Hail the Black Soldier Fly: turning waste to animal feed
June 2, 2023
Flies are typically swatted away. We don’t want them anywhere near our food or in the house for that matter. Nagaland residents Jongpong Chiten and Dr. Akumtoshi Lk seek them out and nurture them. Not all types of flies. Only one kind that can decompose household solid waste to protein, manure – the Black Soldier Fly. More than 40% of the waste that is generated by households is organic in nature, which if left untreated, rots and decomposes producing methane, a greenhouse gas 23 times more potent than carbon dioxide. Solid waste from home kitchens often finds its way to local garbage dumps or landfills, where it is left to rot.
The problem gets worse in emerging cities like Dimapur, in Nagaland, where organized waste collection and management cannot keep pace with the growing waste. About 115 MT of garbage is collected daily in Dimapur, of which a big chunk is organic in nature. The recycling mechanism available locally is limited.
“A lot of household waste in Dimapur is organic. We needed to find an environmentally safe method of processing it rather than leaving it to rot in landfills. The Black Soldier Fly does just that,” says Chiten, one of the founders of ‘Waste to Protein Facility’ – a venture that seeks to decompose organic waste to manure and animal feed.
Treating organic waste using the larvae of the black soldier fly is an environmentally safe and cost-efficient method and is being increasingly used worldwide. The larvae of the black soldier fly feed voraciously on various types of organic matter, including food waste, and reduces the weight of the waste by about 50% and at a faster rate than conventional composting methods.
“We started by collecting black soldier flies (BSF) from the wild. BSF consume organic waste up to 4 times their body weight a day. It requires much less land space, and resources, and the compost created by the BSF can be harvested in less than three weeks, ,” says Chiten.
It usually takes 4-6 months to harvest compost using traditional methods.
This is how it works: Adult black solider flies are kept in a netted enclosure. Eggs laid by the female fly is harvested manually and placed in a container, filled with a mixture of wheat bran and water, to hatch. The larvae are reared in small batches in trays of food waste. Part of the larvae are used to repopulate the colony while the rest is used as a feed for livestock as they make a great protein feed for chicken and fish.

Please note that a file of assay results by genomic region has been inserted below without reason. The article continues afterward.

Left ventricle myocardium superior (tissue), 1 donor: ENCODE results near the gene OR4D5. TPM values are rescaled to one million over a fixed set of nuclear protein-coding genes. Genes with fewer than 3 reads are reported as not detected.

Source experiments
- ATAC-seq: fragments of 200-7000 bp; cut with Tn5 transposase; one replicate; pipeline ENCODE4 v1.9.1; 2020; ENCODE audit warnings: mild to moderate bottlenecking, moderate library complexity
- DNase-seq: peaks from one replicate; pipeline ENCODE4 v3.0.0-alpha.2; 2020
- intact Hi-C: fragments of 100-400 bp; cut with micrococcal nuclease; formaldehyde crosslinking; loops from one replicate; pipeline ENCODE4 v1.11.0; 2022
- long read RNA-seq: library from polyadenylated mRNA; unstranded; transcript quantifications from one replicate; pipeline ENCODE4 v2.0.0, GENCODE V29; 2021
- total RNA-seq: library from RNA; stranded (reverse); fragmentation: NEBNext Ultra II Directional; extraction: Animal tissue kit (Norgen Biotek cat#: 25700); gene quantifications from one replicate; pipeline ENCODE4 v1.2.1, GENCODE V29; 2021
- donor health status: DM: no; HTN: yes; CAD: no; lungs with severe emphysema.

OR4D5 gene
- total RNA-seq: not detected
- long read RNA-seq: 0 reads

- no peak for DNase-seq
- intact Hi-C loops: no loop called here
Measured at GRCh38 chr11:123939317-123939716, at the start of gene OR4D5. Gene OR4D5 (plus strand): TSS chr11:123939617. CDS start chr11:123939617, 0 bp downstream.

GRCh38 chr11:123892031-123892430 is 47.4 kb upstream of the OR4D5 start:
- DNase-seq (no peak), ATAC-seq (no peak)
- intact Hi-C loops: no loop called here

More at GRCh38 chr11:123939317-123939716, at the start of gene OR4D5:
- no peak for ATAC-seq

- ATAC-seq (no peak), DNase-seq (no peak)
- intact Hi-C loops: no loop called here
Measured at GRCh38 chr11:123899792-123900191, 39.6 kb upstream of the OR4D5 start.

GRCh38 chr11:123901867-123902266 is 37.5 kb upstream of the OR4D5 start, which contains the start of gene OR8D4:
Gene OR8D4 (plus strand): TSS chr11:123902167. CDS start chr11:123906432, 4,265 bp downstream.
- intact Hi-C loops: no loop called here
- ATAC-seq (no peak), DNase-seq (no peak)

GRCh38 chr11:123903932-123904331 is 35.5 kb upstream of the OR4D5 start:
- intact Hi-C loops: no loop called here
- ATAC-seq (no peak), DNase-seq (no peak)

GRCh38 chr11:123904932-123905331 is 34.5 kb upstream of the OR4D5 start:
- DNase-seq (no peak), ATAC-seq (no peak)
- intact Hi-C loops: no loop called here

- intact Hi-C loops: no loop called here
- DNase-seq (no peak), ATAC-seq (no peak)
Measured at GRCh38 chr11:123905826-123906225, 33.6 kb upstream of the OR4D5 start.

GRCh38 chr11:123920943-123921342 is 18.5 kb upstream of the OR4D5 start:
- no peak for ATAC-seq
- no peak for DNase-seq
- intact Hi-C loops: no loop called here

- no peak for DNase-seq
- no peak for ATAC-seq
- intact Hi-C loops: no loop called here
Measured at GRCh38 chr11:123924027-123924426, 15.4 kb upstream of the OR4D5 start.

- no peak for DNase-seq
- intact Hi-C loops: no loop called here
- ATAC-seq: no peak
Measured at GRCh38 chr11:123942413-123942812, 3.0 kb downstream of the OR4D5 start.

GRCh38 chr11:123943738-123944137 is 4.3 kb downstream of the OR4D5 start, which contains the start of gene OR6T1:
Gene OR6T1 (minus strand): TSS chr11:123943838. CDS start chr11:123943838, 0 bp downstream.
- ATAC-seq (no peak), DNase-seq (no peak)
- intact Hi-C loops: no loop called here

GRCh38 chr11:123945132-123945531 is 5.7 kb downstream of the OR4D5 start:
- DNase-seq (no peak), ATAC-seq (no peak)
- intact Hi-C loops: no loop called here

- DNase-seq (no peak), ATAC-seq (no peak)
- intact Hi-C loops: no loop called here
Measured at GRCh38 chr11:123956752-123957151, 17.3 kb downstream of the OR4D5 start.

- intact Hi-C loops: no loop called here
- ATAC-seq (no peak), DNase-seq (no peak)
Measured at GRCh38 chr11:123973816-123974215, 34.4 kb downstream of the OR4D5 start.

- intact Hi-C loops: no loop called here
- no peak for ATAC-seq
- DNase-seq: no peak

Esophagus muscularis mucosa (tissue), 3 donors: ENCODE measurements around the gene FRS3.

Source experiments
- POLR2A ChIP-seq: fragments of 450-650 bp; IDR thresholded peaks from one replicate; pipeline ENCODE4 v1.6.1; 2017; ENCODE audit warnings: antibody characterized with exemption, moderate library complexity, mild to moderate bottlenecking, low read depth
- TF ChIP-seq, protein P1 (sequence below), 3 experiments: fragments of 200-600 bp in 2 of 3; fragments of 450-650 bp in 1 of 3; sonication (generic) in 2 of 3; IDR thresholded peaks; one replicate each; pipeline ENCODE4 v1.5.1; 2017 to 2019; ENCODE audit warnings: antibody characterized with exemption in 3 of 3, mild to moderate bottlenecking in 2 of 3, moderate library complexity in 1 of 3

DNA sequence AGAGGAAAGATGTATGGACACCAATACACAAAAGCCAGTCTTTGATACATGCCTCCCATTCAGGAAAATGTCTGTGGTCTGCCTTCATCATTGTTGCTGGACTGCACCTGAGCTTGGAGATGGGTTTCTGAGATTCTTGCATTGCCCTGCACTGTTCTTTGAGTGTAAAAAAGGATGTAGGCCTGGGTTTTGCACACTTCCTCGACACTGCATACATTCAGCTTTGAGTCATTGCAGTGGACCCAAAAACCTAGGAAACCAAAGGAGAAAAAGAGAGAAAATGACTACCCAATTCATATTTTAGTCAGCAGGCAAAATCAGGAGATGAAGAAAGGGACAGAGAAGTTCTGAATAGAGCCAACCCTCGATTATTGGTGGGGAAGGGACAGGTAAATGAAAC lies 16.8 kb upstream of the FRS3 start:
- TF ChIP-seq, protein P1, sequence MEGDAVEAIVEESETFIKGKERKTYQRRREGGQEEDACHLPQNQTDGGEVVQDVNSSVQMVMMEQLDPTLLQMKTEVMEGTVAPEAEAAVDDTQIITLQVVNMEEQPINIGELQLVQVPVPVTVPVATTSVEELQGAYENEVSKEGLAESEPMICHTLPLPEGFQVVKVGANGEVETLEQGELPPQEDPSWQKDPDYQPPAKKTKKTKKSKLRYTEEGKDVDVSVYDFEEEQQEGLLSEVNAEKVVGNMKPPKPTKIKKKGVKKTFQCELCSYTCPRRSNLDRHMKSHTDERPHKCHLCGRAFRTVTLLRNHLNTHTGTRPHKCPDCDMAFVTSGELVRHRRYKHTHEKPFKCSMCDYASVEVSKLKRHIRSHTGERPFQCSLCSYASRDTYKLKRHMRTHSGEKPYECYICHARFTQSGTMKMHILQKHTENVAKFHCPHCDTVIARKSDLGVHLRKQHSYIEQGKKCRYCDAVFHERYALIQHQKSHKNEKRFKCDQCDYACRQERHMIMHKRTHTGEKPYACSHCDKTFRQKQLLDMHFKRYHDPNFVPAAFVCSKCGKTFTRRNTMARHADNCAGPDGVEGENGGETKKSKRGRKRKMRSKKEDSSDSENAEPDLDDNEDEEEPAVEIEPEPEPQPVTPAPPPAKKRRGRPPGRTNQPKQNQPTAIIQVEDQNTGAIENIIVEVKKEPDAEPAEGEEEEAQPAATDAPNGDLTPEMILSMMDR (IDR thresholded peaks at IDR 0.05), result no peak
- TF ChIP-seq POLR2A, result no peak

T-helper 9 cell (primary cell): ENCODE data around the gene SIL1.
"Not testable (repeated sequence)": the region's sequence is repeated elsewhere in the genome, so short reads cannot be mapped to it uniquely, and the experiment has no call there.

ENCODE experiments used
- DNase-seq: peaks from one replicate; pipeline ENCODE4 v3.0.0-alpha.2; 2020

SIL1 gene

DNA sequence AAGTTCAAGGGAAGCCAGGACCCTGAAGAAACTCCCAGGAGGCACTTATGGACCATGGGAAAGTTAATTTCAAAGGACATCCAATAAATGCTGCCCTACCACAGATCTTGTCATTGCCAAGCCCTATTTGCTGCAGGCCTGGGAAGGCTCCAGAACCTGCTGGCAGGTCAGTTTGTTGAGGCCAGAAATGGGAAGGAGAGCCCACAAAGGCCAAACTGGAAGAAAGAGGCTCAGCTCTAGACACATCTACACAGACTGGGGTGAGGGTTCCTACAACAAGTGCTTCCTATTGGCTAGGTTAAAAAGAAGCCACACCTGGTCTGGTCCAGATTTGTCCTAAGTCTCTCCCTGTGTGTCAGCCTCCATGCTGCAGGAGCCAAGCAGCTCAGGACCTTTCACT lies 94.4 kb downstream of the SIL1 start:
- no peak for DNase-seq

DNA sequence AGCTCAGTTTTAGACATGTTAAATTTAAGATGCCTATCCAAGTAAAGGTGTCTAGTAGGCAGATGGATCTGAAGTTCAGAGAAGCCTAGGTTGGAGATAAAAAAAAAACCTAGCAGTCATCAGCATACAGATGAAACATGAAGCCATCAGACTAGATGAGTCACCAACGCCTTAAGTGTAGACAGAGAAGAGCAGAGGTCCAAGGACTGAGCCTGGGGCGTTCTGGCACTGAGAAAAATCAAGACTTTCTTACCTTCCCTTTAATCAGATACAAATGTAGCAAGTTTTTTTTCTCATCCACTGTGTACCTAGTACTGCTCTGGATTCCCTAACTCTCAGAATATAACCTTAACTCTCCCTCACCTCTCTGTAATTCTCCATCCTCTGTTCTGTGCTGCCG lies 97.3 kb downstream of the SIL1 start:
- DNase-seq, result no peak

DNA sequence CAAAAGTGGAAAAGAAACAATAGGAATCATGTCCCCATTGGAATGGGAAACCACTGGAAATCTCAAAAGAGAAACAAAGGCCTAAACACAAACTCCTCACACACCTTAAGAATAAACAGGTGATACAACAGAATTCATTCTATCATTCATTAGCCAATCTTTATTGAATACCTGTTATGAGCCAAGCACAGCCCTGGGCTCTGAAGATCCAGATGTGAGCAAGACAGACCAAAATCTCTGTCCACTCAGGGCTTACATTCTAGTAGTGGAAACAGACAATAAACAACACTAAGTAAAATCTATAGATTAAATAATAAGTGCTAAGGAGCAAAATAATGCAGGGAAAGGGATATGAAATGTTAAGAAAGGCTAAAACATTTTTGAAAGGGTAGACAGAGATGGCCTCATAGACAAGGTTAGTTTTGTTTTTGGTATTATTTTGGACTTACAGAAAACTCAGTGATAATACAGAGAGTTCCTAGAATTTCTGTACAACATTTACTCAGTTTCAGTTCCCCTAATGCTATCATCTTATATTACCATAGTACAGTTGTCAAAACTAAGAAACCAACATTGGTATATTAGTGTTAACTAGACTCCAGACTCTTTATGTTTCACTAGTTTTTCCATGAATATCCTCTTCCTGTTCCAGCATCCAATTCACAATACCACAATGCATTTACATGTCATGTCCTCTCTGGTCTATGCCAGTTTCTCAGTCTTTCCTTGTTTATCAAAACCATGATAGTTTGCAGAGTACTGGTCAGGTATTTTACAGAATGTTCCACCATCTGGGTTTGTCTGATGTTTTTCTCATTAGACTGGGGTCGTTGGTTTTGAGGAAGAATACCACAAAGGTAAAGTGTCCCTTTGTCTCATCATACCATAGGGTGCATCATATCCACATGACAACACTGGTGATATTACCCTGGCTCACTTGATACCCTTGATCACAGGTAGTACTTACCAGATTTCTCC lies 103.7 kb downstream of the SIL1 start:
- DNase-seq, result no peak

BSF-based technology does not produce any greenhouse gases and 100 kgs of organic waste can be reduced to as much as 21 kgs in just 15 days. The reduced waste becomes compost and can be used as an organic fertilizer.
“Within 2 months of starting this facility, we generated 1 kg of larvae feeding 30 kg of green waste that we collected from our nearest supermarket and the 10 nearby households,” said project co-founder, Dr. Akumtoshi.
The startup ‘Waste to Protein’ was one of the winners of the SDG Innovation Participatory Action Research Initiative (IPAR) organised by the SDG Coordination Centre under the Department of Planning & Coordination, Government of Nagaland, with technical support from UNDP. The winners were provided INR 200,000 as seed money for their initiatives.
IPAR is as an innovative programme that encourages, promotes and backs the efforts of all individuals/organizations, who are working towards making the community a better place.
Alternative methods of managing solid organic waste such as BSF is the need of the hour as rapid growth in Tier-II and Tier-III cities results in increasing and often unmanageable solid waste. A recent report by the NITI Aayog estimates that urban India produces between 130,000-150,000 metric tons of municipal solid waste every day - or 330-550 grams per urban dweller.
This adds up to roughly 50 million MT per year; and at current rates, this figure may jump to some 125 million MT a year by 2031!
Though it started small, Dimapur’s Waste to Protein’ initiative currently processes 1.2 tonnes food waste every month and produces compost that is distributed among farmers in Dimapur and Kohima districts.